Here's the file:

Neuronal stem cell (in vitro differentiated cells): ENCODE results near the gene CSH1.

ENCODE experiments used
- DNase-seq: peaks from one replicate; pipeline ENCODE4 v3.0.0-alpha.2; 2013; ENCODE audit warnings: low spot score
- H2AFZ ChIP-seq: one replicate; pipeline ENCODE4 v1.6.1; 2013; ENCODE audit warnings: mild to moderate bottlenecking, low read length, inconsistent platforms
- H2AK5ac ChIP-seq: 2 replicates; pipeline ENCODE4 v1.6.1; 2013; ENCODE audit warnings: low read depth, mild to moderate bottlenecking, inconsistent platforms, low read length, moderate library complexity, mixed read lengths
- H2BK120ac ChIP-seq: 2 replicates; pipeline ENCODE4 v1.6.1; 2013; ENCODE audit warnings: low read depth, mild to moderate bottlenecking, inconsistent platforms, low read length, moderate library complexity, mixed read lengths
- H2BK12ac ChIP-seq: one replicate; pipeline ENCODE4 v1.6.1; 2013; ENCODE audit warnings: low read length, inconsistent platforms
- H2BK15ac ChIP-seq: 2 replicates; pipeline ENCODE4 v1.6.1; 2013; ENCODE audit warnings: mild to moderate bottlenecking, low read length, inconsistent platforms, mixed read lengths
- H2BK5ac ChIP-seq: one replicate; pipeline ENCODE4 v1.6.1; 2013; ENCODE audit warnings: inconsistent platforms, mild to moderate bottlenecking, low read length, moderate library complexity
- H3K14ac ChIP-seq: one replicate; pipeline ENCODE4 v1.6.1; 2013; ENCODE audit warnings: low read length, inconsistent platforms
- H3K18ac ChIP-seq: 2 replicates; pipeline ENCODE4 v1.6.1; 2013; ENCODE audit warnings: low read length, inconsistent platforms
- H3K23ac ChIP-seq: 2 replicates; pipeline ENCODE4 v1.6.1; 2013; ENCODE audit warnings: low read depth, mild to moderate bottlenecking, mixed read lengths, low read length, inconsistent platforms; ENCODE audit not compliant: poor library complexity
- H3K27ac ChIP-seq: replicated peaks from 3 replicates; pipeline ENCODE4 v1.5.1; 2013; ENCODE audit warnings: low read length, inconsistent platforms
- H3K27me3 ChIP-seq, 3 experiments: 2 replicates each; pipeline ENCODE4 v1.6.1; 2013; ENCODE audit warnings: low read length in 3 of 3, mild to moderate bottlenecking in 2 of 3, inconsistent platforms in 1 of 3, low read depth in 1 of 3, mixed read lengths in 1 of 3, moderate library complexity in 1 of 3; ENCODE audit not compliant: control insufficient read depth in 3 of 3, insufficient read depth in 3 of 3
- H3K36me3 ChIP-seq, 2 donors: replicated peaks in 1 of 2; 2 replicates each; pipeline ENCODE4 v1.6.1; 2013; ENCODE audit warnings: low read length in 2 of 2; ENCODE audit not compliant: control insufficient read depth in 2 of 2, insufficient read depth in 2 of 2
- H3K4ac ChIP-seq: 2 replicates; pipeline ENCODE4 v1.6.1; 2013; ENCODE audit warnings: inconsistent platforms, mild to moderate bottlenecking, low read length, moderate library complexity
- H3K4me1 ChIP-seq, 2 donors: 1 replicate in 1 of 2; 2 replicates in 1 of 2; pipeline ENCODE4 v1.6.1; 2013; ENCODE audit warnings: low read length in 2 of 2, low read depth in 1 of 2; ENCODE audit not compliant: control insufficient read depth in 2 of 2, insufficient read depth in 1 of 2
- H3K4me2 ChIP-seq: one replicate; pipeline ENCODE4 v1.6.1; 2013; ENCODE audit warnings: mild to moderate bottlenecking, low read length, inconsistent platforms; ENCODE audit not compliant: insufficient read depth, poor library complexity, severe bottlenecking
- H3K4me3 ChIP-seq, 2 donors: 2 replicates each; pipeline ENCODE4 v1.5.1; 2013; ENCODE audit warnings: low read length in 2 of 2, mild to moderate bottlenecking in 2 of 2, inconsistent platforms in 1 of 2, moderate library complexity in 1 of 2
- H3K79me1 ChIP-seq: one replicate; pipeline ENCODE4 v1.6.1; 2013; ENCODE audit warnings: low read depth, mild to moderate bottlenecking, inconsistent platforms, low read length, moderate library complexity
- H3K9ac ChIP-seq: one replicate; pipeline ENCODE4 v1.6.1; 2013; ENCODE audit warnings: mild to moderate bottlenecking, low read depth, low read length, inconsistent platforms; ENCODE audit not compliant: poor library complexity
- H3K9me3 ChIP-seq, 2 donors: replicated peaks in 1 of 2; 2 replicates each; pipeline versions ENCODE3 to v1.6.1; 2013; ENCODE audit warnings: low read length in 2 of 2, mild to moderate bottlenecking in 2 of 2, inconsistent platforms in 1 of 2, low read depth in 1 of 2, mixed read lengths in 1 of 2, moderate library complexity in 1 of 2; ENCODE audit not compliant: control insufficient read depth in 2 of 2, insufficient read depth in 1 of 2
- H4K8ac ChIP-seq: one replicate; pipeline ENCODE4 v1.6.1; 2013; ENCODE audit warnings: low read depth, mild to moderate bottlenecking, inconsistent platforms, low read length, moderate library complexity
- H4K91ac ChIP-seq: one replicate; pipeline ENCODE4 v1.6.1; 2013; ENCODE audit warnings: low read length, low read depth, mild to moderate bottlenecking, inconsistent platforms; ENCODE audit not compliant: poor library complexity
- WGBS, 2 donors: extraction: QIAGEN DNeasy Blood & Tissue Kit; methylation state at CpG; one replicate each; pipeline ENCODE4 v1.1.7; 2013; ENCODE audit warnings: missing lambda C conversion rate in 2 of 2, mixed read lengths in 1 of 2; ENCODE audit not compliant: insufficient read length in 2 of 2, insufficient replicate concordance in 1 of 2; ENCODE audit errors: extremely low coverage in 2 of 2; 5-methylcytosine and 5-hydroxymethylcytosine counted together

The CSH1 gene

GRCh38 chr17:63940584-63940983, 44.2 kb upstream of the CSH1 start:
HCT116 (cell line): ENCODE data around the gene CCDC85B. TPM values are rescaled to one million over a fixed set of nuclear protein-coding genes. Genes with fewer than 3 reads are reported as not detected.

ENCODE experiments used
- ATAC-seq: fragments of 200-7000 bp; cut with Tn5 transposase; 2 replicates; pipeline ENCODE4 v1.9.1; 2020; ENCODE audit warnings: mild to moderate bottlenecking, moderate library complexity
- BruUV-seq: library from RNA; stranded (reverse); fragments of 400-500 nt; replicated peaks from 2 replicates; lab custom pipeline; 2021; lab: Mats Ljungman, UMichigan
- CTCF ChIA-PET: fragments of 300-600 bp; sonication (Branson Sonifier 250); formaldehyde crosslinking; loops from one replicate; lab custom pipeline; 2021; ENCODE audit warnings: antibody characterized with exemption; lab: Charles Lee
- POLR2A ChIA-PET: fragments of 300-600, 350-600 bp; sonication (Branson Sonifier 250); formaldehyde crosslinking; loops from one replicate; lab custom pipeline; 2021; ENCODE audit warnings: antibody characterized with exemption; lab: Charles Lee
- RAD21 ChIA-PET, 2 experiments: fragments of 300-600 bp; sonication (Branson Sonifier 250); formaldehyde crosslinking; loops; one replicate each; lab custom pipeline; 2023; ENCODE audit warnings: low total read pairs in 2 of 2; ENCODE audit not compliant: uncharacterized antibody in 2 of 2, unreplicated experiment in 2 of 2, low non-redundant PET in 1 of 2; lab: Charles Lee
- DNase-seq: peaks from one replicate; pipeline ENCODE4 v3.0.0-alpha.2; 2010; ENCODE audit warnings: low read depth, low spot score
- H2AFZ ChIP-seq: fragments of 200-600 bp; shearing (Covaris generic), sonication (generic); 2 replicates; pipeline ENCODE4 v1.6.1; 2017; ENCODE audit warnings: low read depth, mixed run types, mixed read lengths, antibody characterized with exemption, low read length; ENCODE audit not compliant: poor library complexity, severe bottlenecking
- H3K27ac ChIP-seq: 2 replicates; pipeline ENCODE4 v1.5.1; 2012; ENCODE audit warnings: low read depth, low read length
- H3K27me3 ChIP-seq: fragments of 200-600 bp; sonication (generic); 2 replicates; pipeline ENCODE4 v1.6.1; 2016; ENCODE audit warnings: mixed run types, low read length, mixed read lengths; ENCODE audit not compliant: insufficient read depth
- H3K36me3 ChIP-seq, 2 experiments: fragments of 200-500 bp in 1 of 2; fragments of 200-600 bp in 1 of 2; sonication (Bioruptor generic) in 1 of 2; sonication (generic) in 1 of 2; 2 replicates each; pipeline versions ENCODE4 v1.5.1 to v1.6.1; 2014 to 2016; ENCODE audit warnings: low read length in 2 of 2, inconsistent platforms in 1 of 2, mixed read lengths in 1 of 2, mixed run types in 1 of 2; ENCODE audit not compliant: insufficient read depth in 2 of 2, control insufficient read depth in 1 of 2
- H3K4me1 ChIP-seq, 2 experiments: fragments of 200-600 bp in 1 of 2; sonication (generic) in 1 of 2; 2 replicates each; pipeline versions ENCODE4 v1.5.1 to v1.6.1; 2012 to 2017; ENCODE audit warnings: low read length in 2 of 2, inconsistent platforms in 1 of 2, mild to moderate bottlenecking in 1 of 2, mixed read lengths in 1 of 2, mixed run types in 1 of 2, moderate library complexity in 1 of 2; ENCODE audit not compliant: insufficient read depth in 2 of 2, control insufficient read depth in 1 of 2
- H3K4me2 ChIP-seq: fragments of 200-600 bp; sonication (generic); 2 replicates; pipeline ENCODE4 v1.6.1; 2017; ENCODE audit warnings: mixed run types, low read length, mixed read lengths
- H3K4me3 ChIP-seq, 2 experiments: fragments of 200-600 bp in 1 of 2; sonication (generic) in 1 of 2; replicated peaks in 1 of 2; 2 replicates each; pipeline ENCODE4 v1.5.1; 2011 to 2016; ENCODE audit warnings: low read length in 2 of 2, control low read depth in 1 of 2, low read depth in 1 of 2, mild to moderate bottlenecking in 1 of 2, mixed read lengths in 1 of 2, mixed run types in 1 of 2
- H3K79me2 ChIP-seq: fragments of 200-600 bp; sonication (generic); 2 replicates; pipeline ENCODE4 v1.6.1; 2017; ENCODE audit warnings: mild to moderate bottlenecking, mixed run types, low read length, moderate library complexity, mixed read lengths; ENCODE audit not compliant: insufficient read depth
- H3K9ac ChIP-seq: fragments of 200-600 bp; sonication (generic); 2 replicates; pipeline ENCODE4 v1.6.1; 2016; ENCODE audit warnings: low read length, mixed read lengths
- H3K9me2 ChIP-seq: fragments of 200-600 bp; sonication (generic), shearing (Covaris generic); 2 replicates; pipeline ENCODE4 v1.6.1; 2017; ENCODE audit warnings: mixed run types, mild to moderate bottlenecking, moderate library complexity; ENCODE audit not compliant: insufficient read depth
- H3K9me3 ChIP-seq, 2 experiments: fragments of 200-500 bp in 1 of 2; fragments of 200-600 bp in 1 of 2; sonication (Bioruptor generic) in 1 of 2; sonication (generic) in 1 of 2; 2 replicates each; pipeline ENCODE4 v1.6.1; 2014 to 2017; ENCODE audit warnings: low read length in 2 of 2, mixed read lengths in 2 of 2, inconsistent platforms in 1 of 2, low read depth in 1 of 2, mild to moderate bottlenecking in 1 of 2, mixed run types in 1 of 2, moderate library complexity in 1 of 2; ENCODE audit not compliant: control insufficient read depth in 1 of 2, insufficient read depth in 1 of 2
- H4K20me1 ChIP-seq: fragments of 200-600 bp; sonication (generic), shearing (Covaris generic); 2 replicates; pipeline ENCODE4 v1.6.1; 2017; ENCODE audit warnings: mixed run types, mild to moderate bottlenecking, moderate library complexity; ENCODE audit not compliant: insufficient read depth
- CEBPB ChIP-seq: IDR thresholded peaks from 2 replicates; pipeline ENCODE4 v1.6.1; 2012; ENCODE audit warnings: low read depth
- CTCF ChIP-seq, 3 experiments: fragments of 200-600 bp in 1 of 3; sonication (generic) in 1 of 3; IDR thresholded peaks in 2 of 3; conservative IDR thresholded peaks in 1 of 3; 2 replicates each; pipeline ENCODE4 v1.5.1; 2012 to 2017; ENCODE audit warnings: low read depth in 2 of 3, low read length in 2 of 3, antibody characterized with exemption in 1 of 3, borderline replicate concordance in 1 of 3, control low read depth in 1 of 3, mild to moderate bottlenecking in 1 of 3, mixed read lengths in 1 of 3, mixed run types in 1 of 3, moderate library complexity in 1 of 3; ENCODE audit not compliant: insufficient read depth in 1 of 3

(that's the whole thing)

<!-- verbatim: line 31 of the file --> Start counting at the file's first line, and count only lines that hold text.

- BruUV-seq: library from RNA; stranded (reverse); fragments of 400-500 nt; replicated peaks from 2 replicates; lab custom pipeline; 2021; lab: Mats Ljungman, UMichigan